First off, please, do not defend the book. This is not the same as disagreeing with a review where someone has said the book is shit, this is you, a person not affected by the problematic content, denying a person who is affected by the problematic content a voice. At this point, in a world where minorities are still oppressed through even craftier ways such as casual racism, we need these voices to call us out! And if you are a person who cares more about the book than the fight for equality within literature, then we’ve got a real problem on our hands. You also do not need to defend the author; a lot of people rushed to Jay Kristoff’s aid to harass the teenagers who were hurt by the depictions in his book. Jay Kristoff is a grown ass man and handled the situation fairly well, and you tweeting ‘They’re just cry-babies’ just makes you look like a cry baby.
You also need to not ignore these criticisms, just like you wouldn’t if you were considering reading the book. Nevernight has been slated for having the ‘savage’ depiction which, when based off of actual indigenous or native cultures, can be really damaging and racist. I am not about to ignore these criticisms; I want to know why I didn’t pick up on it before, and also I want to listen to the people who are speaking about it, because it is them who understand better than I do, and it is them who have to deal with this shit day in day out.
This doesn’t mean I have to toss my copy of Nevernight in the trash. But this also doesn’t mean I have to persuade people to ‘read the book then form an opinion’.
The best thing, at this point, is for me to understand that Nevernight is problematic, and to support the voices that are saying so by hoping that Jay Kristoff can do better. Because that’s all you can hope for; I don’t want Jay Kristoff to stop writing books, nobody wants to say to an author ‘You need to stop writing’, and so when problematic content crops up, all you can say is do better, please, because this should not be happening in 2016, in a community that prides itself on being diverse and inclusive.
Maybe an example with a much wider scope is Sarah J Maas…yeah, all of her books. SJM has a massive following, but almost all of her characters are white (with the POC characters appearing in one book at a time and dying at the end), as well as having skewed portrayals of healthy relationships and weird carbon copies of male characters that have ‘animalistic’ traits that force them to be dickheads. Despite mass uproar about this, people still try and defend their fave by calling POC jealous of SJM’s success, as well as voting for a SJM in every goddamn category in the Goodreads Awards. But you know what? You can still enjoy SJM while still calling for better, you can still hope that SJM sees the criticisms of her book and how they affect her readers (‘I want a boyfriend like so-so’), while reading every single one of her books, and the only way to do that is to make sure that the criticisms are heard loud and clear, instead of seeing the people who are genuinely affected by SJM’s lack of racial diversity as the enemy.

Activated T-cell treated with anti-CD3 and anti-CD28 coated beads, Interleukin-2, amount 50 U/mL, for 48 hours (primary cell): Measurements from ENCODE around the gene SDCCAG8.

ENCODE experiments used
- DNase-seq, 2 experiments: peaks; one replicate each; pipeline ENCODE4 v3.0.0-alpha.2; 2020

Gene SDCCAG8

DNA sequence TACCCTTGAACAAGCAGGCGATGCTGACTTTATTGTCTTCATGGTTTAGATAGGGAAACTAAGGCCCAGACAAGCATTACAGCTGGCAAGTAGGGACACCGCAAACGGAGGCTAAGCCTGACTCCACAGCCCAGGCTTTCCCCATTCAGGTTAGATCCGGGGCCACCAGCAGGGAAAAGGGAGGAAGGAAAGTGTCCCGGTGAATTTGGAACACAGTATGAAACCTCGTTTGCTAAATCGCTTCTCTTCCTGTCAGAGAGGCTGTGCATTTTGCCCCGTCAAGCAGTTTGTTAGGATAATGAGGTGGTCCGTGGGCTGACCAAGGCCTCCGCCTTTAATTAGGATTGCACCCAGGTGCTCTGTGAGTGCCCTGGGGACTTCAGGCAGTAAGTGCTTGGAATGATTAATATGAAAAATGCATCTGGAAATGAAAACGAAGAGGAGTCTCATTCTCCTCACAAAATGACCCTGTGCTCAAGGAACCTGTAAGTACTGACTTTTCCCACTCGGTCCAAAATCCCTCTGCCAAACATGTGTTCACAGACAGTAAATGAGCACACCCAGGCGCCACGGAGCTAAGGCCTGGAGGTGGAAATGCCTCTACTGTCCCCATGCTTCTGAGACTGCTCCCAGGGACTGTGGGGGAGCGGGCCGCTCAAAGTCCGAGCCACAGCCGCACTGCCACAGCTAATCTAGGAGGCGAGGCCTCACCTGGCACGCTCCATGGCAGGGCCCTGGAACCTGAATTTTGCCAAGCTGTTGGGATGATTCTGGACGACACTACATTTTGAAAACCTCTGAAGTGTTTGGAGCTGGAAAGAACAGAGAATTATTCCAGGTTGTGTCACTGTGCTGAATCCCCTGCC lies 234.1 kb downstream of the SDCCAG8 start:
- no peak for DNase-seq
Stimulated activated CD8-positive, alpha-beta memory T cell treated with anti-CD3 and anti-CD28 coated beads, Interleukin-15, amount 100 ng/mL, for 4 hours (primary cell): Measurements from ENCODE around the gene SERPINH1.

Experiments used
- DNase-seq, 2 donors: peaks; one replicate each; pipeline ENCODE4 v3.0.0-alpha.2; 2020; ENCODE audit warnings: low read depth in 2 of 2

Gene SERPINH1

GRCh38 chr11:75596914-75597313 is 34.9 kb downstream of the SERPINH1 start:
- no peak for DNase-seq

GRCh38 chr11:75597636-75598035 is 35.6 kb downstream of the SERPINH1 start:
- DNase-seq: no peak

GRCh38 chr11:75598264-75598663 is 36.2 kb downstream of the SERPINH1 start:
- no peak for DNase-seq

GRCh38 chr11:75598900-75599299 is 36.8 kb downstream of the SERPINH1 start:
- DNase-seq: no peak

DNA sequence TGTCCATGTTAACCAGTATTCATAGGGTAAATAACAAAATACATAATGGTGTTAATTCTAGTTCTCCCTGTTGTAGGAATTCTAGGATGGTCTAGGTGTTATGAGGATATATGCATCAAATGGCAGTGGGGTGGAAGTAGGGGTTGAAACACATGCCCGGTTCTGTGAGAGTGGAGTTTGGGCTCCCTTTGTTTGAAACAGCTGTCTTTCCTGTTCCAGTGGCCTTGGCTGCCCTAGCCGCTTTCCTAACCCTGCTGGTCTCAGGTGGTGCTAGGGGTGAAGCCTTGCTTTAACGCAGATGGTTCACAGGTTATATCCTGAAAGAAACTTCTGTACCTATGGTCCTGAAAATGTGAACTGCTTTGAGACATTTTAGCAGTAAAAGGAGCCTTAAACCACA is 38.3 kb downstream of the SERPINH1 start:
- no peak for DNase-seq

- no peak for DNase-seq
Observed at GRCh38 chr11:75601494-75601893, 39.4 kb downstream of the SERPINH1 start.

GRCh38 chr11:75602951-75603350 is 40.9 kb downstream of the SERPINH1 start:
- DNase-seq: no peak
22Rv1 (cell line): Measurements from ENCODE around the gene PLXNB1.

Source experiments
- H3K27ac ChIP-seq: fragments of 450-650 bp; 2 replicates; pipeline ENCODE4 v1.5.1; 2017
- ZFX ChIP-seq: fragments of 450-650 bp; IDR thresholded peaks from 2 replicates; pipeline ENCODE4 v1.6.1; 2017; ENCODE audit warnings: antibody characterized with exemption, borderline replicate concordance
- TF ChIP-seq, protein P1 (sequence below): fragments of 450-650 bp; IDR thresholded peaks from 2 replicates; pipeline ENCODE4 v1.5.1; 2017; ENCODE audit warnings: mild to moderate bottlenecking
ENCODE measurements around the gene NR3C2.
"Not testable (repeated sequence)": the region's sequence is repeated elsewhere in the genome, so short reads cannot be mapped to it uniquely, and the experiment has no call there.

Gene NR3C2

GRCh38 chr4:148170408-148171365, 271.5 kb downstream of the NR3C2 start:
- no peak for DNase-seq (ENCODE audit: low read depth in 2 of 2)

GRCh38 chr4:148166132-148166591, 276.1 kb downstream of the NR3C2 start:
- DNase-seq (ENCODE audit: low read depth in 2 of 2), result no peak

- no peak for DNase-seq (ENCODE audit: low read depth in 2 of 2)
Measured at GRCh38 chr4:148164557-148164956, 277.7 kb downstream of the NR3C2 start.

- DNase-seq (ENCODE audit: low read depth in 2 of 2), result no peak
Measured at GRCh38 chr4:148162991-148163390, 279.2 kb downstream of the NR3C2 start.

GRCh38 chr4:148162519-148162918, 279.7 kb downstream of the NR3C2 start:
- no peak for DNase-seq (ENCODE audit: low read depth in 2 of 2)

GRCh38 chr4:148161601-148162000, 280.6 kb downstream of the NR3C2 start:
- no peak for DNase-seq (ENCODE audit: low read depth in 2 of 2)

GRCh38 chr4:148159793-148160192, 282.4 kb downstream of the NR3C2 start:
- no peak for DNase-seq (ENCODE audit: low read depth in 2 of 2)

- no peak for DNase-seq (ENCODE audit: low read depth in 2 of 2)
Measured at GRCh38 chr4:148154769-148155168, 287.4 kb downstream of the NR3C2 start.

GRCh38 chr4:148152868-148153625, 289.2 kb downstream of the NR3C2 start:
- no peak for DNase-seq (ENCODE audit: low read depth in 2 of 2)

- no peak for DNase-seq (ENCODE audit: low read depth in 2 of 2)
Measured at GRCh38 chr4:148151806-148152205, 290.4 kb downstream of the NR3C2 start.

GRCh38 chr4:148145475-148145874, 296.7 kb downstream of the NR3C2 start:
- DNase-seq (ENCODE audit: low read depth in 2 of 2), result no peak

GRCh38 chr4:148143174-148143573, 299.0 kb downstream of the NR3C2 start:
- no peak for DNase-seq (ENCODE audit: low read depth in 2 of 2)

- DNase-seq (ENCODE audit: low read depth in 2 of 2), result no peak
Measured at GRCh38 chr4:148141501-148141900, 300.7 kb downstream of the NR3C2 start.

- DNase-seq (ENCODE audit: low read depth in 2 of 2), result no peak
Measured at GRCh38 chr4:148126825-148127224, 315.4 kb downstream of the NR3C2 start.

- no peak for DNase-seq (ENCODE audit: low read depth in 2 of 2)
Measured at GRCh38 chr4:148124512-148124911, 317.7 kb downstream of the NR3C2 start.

So what happens now?
The book you love is problematic, but that does not mean you are not allowed to like it anymore. Sure, the way you feel about it might automatically change, but this is pretty healthy. There are many people who still read/watch content that know how problematic it can be and have an awareness of the things it needs to improve on, but can still say they enjoyed the content as a whole. Coming up soon, I have a post where Nevernight is listed as one of my favourite books of 2016, because it is, but instead of pretending the criticisms never happened, I will explain them and hope people will take them into account before reading. Will this mean less people will pick it up? Probably. Are some people going to see the criticisms and call Nevernight a ‘dumpster fire’, hell yeah they are! This is the internet. But you can still listen to the people who are deeply affected by this on going racial stereotype that just does not seem to stop. It is far worse to flat out ignore what has been said than to acknowledge that sometimes even your faves don’t get it right.
But hey, there will always be better books. As long as you find them and read them and love them. There will always be books that get it right, that deserve to have the exposure.
Only you can decide if you like a book or not, the rest is just influence. I wrote posts on why liking things isn’t a bad thing and why disliking things isn’t a bad thing either. But completely disregarding problematic content is blind faith, and is part of the problem of why there is a lack of diversity within books.